Agonistic Behavior in Nautilus

gjbarord

Sepia elegans
Staff member
Moderator
#1
I was not sure where to post this so here goes... Has anyone read about courtship, or agonistic behaviors, in Nautilus pompilius. I have witnessed some interesting behavior in our captive nautilus. The behaviors I saw seemed to be some sort of courtship behavior as the nautilus are believed to be maturing at this point.

Greg
 

sorseress

Colossal Squid
Supporter
#2
How about some video, or at some description of the behaviours you witnessed? Would video be possible?
(Not that I would have any thing intelligent to say about it anyway, but there are those here who could). :wink:
 

robyn

Vampyroteuthis
Supporter
#5
I've definitely seen captive animals have chunks taken out of their hoods and funnels during food contests, although I've never witnessed non-food related aggression, and ours don't show breeding behaviour at all (probably because they're on a constant temperature regime). I'm curious to hear more too.

The Waikiki Aquarium has bred nautilus successfully, I have an email address for one of the keepers..pm me if you want it.

Robyn,
 

gjbarord

Sepia elegans
Staff member
Moderator
#6
Our collection is kept at a constant temperature of about 17 C. There has been egg laying in the past even with the colder temperatures; nothing successful though. I do know that nautilus will copulate for hours and hours (and even more hours). I spoke to a colleague at Waikiki and he had not witnessed any of these behaviors either. That seems to be the answer I am getting from everyone. I will definitely get some photographs and possible video up as soon as I get my bearings on all of the facts. I want to observe them a few more times to be sure that this is not a one time occurrence. I have observed it twice so far.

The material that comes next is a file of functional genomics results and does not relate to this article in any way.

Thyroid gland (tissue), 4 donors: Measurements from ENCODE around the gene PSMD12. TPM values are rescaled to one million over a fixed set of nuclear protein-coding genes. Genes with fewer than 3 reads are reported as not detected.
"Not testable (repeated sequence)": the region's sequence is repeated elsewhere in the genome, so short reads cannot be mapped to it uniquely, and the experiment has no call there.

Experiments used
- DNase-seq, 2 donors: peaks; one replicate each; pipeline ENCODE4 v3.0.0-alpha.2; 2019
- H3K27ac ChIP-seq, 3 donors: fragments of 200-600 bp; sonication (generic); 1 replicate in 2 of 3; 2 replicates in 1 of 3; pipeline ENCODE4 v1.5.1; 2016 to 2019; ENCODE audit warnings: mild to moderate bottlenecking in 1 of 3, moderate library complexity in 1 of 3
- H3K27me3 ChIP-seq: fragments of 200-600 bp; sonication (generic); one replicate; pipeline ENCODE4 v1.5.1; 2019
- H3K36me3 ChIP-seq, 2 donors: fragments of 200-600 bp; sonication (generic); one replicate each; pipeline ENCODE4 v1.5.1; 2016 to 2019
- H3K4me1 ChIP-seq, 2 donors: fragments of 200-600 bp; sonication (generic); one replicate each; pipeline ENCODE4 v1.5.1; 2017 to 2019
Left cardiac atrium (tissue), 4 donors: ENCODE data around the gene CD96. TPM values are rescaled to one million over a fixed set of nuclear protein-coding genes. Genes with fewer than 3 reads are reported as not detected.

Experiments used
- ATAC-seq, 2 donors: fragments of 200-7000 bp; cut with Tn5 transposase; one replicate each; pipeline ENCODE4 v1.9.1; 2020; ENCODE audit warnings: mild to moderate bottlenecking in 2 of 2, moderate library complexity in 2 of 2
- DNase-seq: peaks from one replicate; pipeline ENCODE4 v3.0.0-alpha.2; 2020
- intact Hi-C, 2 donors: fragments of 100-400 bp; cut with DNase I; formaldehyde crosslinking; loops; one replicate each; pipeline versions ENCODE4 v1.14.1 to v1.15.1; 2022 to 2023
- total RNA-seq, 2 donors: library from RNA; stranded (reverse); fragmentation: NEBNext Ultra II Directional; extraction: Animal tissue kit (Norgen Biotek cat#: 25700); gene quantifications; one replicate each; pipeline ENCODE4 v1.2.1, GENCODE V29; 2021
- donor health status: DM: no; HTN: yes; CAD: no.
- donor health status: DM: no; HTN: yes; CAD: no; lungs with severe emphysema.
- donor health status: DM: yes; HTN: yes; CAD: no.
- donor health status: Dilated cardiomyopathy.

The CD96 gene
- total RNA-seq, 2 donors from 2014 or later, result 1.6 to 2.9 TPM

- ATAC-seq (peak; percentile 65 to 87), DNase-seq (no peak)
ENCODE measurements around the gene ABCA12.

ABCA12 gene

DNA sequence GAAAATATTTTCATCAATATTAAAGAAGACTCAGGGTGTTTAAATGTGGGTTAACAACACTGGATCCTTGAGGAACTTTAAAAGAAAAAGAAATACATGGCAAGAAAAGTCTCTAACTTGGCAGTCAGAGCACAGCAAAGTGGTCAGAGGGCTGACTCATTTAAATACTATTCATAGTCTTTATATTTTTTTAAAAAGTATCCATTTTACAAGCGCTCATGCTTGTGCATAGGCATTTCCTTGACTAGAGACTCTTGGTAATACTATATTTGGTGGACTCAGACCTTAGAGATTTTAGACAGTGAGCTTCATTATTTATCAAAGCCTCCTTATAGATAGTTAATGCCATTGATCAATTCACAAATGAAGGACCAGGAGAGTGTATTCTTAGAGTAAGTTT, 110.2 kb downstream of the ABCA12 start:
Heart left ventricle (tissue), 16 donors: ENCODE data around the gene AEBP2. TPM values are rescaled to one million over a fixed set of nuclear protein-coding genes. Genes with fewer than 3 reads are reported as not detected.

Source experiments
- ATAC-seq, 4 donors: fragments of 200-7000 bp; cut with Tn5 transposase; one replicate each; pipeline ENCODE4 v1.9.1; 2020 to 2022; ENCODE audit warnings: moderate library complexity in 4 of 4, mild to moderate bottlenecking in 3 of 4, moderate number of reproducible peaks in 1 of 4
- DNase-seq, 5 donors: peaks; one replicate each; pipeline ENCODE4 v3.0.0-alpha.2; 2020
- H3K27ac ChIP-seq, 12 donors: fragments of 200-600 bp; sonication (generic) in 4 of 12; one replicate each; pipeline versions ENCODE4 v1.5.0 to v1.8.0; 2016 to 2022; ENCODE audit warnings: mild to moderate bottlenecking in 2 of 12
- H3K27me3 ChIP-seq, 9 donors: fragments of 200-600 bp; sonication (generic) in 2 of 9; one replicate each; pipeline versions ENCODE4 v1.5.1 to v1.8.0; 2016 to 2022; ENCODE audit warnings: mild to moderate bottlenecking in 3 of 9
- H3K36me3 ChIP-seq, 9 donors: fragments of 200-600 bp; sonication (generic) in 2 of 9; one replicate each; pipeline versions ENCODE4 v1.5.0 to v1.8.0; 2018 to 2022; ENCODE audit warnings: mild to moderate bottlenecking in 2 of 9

Water parameters are all normal and there do not seem to be any other signs of health problems with the specimens.

And no you will not have to wait for the publication, but if there is one I want to be sure I have everything lined up very quickly for it. You can never be too careful...:grin:

Greg
 

cuttlegirl

Colossal Squid
Supporter
Registered
#7
The Waikiki Aquarium cycled the temperature in the Nautilus tanks daily. Also the tanks where most of the egg laying occurred (at least when I was there...) were ag-containers with an opaque lid. In other words, unless it was feeding time, the Nautilus were in darkness and unobservable. The Waikiki Aquarium has behind-the-scenes containers with Nautilus and then a few Nautilus on display.
 

sorseress

Colossal Squid
Supporter
#8
Greg, if you're seriously thinking publication be careful about how much you post here first. Not that we don't want to be in on everything from the beginning, but you know how publishers can be.
 

robyn

Vampyroteuthis
Supporter
#9
Hmm - thinking about what cuttlegirl said - our tanks are in darkness 24/7 too, and they're observed very infrequently by anyone other than ourselves (which we usually do in darkness), so its possible there has been some reproductive behaviour going on but we've been missing it. I've never had any eggs laid though.